I just read this article: Yoga teacher fired after glare at Facebook worker.
It spoke volumes about our current society.
Yoga instructor Alice Van Ness was hired by Facebook to lead the exercise/yoga class.
“The whole point for most people going to yoga is that it’s disconnecting from the outside world,” said Van Ness, a 35-year-old San Carlos resident who has taught yoga for six years. “If you are bringing your phone into class, why are you even there?”
Van Ness told the Facebook class to turn their phones off after seeing a female employee with a cellphone out. Later, while demonstrating a difficult pose, she caught the same worker typing on her phone. Van Ness said she stayed silent, but shot the woman a disapproving look. The employee stepped out before returning to the class, Van Ness said.
According to the Facebook employee, she was quite embarrassed.
And, she should be! She’s an adult, and the class was instructed to turn off their phones. To me, this is just common sense, as well as common courtesy. As Ms. Van Ness said, “If you are bringing your phone into class, why are you even there?”
Personally, I am not a fan of the cell phone era despite the fact it is a very useful tool in emergencies. Like Ms. Van Ness, I have been known to shoot glares at rude “cellulites” who carry their end of the conversation as though talking into a tin can with a string attached. I do not need, nor do I wish to hear their conversation (even though I have heard some pretty interesting things).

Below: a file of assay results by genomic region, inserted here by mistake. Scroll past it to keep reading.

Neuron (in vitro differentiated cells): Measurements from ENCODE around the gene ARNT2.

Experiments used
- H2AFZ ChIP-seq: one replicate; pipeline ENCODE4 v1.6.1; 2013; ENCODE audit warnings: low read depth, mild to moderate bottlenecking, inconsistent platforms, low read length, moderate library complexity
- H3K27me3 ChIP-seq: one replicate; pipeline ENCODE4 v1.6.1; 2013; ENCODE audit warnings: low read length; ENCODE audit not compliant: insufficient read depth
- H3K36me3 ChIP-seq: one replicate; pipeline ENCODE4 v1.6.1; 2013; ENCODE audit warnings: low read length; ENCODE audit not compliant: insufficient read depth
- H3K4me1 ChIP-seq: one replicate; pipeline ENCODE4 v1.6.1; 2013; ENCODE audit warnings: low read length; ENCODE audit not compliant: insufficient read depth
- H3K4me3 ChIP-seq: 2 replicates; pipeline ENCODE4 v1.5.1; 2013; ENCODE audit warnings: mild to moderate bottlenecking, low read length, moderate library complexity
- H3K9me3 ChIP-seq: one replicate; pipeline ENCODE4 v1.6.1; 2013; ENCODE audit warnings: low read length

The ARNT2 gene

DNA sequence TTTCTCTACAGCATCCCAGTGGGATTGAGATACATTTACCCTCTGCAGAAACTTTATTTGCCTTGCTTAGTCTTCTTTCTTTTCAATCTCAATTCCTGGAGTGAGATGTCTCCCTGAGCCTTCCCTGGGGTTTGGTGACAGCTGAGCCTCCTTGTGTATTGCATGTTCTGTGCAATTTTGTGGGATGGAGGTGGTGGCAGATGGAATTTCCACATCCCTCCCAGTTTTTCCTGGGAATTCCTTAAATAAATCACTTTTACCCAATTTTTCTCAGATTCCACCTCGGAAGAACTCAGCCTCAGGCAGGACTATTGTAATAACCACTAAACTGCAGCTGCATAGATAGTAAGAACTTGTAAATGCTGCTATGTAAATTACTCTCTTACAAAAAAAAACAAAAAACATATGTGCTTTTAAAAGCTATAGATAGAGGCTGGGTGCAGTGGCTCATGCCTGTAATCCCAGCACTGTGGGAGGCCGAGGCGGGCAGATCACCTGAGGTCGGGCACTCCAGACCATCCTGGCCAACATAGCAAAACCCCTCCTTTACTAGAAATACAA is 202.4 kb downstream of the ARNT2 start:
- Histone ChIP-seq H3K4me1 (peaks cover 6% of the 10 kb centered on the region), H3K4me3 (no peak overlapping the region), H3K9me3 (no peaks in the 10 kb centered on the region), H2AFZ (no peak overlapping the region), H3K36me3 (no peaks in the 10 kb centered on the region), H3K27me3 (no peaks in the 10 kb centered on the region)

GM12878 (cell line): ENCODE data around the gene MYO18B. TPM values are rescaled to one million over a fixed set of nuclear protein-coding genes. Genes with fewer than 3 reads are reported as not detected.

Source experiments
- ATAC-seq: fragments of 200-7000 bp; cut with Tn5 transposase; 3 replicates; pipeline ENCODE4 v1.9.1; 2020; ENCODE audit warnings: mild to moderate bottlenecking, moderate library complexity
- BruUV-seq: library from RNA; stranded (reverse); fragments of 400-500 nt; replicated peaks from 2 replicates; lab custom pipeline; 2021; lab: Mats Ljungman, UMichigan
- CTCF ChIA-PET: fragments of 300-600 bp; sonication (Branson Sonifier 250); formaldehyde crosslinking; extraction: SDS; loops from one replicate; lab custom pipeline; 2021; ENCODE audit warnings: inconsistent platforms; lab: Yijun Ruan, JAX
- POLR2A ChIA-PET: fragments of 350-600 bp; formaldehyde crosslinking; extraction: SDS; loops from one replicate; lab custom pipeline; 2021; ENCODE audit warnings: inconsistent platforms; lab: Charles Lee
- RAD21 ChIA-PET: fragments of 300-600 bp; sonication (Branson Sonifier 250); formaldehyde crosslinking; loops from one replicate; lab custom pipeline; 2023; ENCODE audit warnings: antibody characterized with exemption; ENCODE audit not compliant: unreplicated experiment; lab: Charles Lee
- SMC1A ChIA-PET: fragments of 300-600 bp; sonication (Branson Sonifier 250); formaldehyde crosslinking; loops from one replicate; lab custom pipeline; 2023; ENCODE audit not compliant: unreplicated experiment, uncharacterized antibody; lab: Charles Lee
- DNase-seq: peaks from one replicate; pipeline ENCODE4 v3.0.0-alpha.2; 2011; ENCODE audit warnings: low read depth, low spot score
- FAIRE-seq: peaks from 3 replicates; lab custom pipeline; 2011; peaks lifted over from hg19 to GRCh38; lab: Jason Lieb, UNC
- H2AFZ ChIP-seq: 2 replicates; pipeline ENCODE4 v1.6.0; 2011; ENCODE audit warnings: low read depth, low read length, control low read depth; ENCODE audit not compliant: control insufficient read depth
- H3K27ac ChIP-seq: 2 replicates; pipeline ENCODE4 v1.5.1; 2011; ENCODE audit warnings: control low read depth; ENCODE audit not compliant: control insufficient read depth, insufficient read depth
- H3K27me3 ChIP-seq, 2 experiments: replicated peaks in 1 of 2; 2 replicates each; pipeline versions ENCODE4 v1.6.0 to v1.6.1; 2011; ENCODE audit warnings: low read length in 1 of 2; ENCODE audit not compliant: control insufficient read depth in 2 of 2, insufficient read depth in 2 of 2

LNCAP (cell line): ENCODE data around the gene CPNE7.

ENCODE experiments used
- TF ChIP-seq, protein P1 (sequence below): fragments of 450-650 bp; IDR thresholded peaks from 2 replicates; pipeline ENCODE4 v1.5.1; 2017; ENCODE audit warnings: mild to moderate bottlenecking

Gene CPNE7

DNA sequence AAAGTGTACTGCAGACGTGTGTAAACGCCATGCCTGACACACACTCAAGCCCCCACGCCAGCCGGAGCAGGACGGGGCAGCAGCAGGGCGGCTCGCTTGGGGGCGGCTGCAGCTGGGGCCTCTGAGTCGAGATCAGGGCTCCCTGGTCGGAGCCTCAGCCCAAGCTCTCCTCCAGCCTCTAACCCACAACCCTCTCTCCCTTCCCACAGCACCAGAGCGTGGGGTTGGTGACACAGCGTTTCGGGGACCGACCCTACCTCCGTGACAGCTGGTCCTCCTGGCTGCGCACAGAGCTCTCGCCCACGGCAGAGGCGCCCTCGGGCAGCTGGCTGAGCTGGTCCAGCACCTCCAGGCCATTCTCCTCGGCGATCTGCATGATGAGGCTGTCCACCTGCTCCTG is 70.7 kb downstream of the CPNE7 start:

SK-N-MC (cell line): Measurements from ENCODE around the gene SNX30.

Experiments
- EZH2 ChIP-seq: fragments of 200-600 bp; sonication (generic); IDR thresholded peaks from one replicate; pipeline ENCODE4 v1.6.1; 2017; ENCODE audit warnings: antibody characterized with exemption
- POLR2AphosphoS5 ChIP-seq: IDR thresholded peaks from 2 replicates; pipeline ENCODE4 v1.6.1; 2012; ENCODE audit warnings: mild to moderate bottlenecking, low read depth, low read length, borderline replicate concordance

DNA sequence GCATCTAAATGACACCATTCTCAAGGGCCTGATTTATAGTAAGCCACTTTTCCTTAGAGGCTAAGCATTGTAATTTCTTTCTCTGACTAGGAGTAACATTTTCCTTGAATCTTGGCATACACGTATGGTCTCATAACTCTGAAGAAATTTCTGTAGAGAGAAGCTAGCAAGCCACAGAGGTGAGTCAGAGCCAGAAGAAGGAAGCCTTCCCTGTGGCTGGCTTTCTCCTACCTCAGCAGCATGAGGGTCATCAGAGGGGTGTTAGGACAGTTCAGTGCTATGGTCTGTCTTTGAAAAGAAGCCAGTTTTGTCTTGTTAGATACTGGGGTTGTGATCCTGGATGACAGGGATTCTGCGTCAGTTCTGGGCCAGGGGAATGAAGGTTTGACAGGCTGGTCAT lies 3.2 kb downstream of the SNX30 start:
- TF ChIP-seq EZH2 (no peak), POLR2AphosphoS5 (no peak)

When my students come for lessons they know their cell phones remain closed, or out in the living room where parents and other students wait.
At home, the cell phones are not allowed out during meals, and absolutely no sneaking under the table to read or send texts.
There are those moments when we need to take an important call, or text, and I always let folks know ahead of time that I may need to step away for a minute. I also appreciate others letting me know ahead of time that they may need to take a call.
Remember the days before cell phones? We had our regular home and office phones, and pay phones. We were not married to each and every telephone message. Before the era of the answering machine, we simply hoped we’d reach the person, or wait until it was convenient to call. I remember the “no calls after 9:30pm” rule when growing up. That has gone by the wayside.
I love the restaurants that have signs: Please refrain from using your cell phone while dining. I do not know if it is enforced, but it does offer me some relief knowing my time is not going to be interrupted with someone’s rudeness.
In the movie theaters they ask for cell phones to be turned off, and not used during the movie. I am always seeing folks texting throughout the movie, and have even been in a theater where someone actually talks on their cell phone during the movie.
I only see the rude behavior continuing, or getting worse, as the cell phone is here to stay, and it seems that politeness, and courtesy are slowly fading away.
BRAVO, Alice Van Ness! Stick to your guns!